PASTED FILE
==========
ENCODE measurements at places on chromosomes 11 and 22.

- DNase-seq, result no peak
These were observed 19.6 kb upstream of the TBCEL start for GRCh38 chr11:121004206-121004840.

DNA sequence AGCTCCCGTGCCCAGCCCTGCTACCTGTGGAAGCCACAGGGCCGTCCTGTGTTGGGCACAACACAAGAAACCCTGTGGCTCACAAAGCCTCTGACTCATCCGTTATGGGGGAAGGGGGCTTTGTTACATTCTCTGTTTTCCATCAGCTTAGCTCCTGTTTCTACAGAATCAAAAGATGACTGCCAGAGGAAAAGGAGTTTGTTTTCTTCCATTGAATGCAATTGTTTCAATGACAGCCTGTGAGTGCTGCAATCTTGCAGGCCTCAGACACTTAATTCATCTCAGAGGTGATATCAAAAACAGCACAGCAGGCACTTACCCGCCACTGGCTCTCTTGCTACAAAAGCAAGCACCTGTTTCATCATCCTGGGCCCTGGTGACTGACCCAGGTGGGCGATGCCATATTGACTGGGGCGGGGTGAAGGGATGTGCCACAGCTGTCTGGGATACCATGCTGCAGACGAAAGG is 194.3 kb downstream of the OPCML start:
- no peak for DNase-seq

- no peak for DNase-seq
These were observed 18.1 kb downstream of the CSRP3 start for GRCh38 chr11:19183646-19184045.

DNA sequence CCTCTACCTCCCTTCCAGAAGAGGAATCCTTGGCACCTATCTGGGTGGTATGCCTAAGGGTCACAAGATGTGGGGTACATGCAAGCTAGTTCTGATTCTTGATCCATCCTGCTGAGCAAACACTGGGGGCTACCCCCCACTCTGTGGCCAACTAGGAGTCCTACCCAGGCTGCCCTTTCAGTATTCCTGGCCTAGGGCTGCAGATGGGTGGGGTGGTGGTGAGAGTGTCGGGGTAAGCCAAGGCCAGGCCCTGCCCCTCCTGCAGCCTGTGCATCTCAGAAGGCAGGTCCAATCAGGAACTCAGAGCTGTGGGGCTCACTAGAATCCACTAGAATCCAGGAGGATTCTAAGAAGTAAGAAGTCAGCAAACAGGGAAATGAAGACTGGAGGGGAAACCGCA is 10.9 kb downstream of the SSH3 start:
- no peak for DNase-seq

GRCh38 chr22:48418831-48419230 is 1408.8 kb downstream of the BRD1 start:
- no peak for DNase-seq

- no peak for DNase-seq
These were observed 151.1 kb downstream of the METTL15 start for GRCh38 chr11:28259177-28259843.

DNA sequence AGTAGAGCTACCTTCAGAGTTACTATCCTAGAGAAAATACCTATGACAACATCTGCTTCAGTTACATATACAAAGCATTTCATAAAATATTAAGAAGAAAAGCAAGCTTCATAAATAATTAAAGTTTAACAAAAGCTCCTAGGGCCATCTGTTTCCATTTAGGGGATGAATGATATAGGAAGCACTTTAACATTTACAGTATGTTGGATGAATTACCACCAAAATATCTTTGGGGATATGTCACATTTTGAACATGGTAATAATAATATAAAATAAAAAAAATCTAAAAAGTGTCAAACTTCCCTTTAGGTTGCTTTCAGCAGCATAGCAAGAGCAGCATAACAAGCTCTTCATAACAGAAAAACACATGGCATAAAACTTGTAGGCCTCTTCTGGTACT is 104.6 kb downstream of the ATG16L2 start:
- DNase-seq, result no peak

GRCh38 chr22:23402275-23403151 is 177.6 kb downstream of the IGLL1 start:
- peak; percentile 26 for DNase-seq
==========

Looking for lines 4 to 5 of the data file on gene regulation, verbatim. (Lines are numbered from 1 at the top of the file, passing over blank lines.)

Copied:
DNA sequence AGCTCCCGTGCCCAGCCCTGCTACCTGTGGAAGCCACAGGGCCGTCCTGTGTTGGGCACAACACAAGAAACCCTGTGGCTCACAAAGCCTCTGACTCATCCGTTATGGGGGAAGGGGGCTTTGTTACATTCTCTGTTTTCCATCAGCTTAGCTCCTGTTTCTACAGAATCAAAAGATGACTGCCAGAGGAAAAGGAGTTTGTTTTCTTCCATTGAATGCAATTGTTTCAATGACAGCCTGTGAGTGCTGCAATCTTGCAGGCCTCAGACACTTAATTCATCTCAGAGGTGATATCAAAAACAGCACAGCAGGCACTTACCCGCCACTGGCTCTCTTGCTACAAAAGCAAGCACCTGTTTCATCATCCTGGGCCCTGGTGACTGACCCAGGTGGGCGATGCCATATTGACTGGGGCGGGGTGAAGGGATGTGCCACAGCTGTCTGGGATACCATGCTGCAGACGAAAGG is 194.3 kb downstream of the OPCML start:
- no peak for DNase-seq